JERUSALEM // Israel yesterday announced that it was considering extending the mandate of a commission of inquiry that it set up in June to look into the deadly raid on a flotilla of ships bringing aid to Gaza. But critics say the remit of the commission is framed to ensure a whitewash of last month's fatal raid, which resulted in the killing of nine activists.
Jacob Turkel, the retired chief justice who heads the commission, was supposed to have started his inquiry on Monday. But with an initial mandate that excluded him from summoning witnesses, he requested broader powers from the government last week, including the ability to subpoena witnesses and warn them that the committee might recommend that punitive action be taken against them. A statement on Tuesday from the office of Benjamin Netanyahu, the Israeli prime minister, said the government would look "favourably" into the matter. The work of the commission has now been set back until July 11 as a consequence.
The government, however, will not grant Mr Turkel the power to summon soldiers or navy commanders involved in the raid, and the limited scope of the panel's investigation also remains an issue. The commission is supposed to investigate whether the Israeli raid, which took place in international waters, was legal under international law and whether soldiers acted with proportional force. But without being able to summon soldiers involved in the raid, it is not clear how the commission can come to a fair decision.
Moreover, focusing the inquiry on the legality of the raid precludes any investigation into the legality of Israel's blockade on Gaza or how the government reached its decision to intercept the flotilla. As such, said Uri Avnery, a veteran Israeli peace activist and the head of Gush Shalom, an Israeli peace group that has petitioned the Israeli Supreme Court over the scope of the inquiry, the commission has more to do with "damage limitation" than any attempt to get at the truth.
"It was quite obvious that the initial aim of the commission was to pacify Barack Obama [the US president]," said Mr Avnery. The expanded powers now sought by Mr Turkel are a "partial victory", Mr Avnery said, describing the revised position of Mr Turkel, who had initially accepted the limited scope of the inquiry, as an attempt "not to make an ass of himself". However, it is still not enough, insisted Mr Avnery.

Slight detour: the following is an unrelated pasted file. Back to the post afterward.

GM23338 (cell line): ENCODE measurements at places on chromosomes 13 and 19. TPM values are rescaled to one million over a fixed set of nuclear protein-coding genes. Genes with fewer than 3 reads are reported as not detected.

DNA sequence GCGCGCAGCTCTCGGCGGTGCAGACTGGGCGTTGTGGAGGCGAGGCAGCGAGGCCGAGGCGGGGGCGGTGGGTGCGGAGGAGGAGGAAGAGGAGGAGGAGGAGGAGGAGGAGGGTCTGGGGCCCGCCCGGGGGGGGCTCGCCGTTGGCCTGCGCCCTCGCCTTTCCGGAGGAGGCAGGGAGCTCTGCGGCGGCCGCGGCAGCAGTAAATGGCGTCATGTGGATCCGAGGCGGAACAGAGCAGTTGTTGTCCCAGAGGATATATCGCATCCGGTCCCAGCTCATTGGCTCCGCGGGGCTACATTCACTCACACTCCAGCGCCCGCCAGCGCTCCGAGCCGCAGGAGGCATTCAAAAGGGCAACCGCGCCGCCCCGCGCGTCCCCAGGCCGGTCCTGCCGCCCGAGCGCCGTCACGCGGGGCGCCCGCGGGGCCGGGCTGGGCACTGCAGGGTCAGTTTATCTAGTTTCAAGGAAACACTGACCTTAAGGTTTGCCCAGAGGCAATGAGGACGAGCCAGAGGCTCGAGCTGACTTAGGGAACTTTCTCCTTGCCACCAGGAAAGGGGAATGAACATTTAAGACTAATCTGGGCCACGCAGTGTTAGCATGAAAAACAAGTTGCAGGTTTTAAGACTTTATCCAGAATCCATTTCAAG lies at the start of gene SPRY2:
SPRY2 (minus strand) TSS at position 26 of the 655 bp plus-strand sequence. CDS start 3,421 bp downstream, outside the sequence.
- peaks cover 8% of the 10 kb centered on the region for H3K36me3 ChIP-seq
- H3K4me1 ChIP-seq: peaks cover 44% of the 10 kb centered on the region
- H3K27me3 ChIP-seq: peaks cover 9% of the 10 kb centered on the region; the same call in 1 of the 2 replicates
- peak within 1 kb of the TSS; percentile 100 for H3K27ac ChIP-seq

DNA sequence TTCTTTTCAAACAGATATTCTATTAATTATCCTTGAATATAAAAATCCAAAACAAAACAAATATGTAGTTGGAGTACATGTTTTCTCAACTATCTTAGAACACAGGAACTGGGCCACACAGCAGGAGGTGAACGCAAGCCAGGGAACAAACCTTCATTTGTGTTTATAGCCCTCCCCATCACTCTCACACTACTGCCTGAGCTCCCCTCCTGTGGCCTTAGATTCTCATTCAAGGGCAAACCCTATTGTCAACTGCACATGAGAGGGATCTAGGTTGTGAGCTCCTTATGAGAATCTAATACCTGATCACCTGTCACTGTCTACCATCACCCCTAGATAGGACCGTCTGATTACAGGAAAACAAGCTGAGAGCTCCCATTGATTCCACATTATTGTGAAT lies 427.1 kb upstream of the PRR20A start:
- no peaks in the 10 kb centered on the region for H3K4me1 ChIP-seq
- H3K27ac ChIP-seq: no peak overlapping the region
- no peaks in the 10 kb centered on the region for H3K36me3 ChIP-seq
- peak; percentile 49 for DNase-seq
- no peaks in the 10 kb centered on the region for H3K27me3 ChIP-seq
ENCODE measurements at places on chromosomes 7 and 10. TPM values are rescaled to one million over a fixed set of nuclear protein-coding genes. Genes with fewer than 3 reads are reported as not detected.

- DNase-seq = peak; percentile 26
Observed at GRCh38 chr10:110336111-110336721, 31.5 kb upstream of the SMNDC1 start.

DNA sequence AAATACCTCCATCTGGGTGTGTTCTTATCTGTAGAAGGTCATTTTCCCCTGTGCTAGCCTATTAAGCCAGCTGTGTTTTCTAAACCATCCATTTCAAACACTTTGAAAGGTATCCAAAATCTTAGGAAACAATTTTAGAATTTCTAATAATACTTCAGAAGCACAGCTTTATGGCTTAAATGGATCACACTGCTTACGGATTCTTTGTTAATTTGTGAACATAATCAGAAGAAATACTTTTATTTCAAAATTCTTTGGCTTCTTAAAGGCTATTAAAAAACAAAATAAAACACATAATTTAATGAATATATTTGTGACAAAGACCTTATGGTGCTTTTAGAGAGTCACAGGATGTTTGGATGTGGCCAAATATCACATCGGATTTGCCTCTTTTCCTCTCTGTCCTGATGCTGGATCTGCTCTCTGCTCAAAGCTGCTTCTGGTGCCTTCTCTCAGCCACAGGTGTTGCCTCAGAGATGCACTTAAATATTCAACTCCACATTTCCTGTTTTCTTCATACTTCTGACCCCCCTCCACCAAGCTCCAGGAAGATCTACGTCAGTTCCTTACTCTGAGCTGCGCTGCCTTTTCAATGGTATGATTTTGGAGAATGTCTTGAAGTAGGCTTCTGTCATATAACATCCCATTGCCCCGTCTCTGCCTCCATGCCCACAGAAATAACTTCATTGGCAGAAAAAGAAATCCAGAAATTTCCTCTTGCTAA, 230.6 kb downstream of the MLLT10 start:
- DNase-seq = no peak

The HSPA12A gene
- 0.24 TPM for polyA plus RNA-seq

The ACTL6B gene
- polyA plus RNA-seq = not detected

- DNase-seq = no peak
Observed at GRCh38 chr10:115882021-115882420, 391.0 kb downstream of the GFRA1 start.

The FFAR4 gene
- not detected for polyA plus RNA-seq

"What we need is a commission that has full judicial powers, not partial powers as Netanyahu wants," he said. "More importantly, the terms of reference need to include what actually happened and how the government's decision to raid the flotilla was reached. As it is, the main objective is still to ensure a whitewash." The composition of the commission has also been widely criticised. Mr Turkel is a conservative former head of the Supreme Court who has been critical of past international censures of Israel.
Amos Horev is a retired army general while Shabtai Rosen is a frail 93-year-old law professor who was recently pictured in the Israeli media hooked up to an oxygen machine. The UN has called for an international investigation, as has Turkey, while Human Rights Watch has repeatedly questioned Israel's track record in investigating itself. The inclusion of two non-Israeli observers without voting power has not allayed fears over the impartiality of the commission. One of the observers, David Trimble, the Northern Irish Nobel Peace Prize winner, is also a member of "Friends of Israel", a group that was established last month and includes John Bolton, the hawkish former US ambassador to the UN as well as Jose Maria Aznar, the former Spanish prime minister.